One way I love to practice knot tying is with this knot tying kit from Amazon
How To Practice Lashing
Learning how to lash is also important for bushcraft. We use lashing to make common items like tripods for cooking around camp. You can also make improved shelters with raised beds if you know how to lash and can find the proper limbs.
This is also something you can practice at home. What I did is go down to Lowes (because I have a Lowes 2 minutes from my house, go to your favorite big-box hardware store) into the lumber department and got some small pieces of wood.
Just like knot-tying, you can practice your lashing skills while bored in camp. Though there is a lot of satisfaction when you can make stuff to use in camp with your own two hands.
How To Practice Shelter Building
One of the most important, fun and fulfilling activities you can do while practicing survival skills is to practice building a shelter.
I would focus on building multiple types of shelters.
As a beginner, I would focus on a tarp shelter. I would bring along hiking trekker poles and tent stakes in my backpack along with some paracord as a way to make this easier. In particular, if you’re like me and live in a place without a lot of trees.
Here is an example of how serious I am on this.
This is a photo of my tarp I bought in December 1999 in case things had gone badly on Y2K.
Yes. It’s still in the same package. Maybe it’s a collector’s item?
The reason why it’s still in its package is that I bought it explicitly for my emergency gear. And threw it in the bottom of a box with other gear.
Because my wife hates tent camping, we typically stay in a travel trailer or cabin. But I do have other tarps for when I go tent camping with other people.
Next, I would practice making simple shelters using branches and foilage I find while camping, assuming the campground rules allow it.
You can also practice shelter building at home. In particular, the poncho and tarp based shelters. This is something that can be fun to do in the backyard with the kids.
How To Practice Cooking
Most of what we cook while survival cooking, is the same as cooking over a campfire. So you will naturally do this on any camping trip.
And the simplest food to catch on your own will be fish. And this is simple to practice on your general camping trip too.
However, let’s challenge ourselves.
From what I’ve heard opossum can be used just like pork.
When I mentioned that to my Facebook friends, they thought this was gross. I said broccoli is gross. This is just unique.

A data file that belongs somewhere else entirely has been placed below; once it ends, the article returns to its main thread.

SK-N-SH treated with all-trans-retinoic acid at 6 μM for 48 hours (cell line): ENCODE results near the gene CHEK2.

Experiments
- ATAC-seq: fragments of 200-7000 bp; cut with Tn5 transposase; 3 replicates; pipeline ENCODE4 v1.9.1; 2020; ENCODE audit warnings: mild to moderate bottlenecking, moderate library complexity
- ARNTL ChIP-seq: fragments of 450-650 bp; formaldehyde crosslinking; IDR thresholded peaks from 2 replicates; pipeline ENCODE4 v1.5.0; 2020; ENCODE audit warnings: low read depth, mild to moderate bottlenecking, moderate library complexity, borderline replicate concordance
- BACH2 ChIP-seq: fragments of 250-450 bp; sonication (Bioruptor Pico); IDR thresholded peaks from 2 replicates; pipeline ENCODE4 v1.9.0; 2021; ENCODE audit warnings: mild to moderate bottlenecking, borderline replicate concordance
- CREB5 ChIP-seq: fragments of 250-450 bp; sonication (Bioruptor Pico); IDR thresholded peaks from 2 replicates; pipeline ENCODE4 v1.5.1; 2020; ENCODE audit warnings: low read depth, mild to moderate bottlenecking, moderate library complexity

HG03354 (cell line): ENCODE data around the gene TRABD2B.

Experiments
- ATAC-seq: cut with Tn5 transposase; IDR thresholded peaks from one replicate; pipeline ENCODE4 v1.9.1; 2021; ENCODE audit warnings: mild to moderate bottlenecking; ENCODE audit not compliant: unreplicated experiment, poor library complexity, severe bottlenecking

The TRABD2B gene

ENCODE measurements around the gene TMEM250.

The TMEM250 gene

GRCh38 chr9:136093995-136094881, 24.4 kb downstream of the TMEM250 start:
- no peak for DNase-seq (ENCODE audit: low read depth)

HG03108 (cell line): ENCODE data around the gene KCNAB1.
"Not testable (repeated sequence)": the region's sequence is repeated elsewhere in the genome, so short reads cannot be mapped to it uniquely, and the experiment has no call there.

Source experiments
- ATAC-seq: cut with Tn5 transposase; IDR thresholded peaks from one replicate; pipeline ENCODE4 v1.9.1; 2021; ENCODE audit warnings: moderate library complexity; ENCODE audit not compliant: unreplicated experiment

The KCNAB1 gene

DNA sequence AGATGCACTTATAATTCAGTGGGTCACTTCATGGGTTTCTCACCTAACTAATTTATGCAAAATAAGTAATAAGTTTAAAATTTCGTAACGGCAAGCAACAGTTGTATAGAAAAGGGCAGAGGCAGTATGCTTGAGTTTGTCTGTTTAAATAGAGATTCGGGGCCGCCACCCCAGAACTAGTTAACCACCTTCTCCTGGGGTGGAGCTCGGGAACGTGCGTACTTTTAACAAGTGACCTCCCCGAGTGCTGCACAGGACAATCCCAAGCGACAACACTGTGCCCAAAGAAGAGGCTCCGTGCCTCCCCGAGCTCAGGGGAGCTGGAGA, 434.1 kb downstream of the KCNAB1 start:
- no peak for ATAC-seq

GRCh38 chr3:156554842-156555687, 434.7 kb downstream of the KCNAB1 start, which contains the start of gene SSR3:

And according to my father-in-law, squirrel tastes good but there’s not much meat for the amount of work.
And if you want to hunt them, you don’t necessarily need firearms.
You can even use 177 or 22 or 25 caliber pellet rifles to snag small game. These are quieter and much cheaper to fire than your traditional firearm.
Though if you want to try cooking squirrel, opossum, or even coyote, you can order it online here at Exotic Meats.
There are various recipes you can try either at camp or at home.
How To Practice Making Water Safe To Drink
Being able to make water safe to drink isn’t the sexiest skill nor the most exciting.
But it’s very important.
And I would encourage you to practice it at home before hitting the trail.
Boiling water is the simplest method. So I wouldn’t say you need to practice this more than making sure you know how to make fire. And that you have a proper container to boil the water in while camping.
But if you are going to bring a water filter, it would be useful to make sure that you know how to use it properly before required.
I got a first-hand demonstration at a water filtration class at REI.
But you can do this at home. By filling a glass or food-safe plastic container with water and some good old dirt.
Then you can practice filtering your water.
How To Practice Snare And Trap Making
If you want to maximize your ability to survive out in the wild then you need to able to catch your food with a snare and a trap.
You can practice building them in the backyard, but of course, you shouldn’t try and snare the family pet.
And before you use this in the field make sure that you check with your local regulations.
How To Practice Navigation
Something we all should do more frequently but don’t is practice compass navigation.
Heck, many people can’t eve read a map anymore.
But if you’re going to go camping, in particular, dispersed camping, you are likely to be going places where Google maps might not work.
Or your battery goes dead while out on a hike.
Thus you should know how to navigate back to safety with a compass.
You can practice this at home. Have your spouse drop you off a mile from home but in a place you are not familiar with. Though is safe to walk back home. And practice using your compass to navigate.
Check Your Gear
Finally, make sure to check your gear. I set a reminder on my phone to do this once a month.
You can make sure to have everything where you know where it is. This is also a chance to make sure batteries work in your lights. As well as the expiration date of any food or medications you keep packed in your kit.
Plus use this as a chance to sharpen knives, saws, and axes.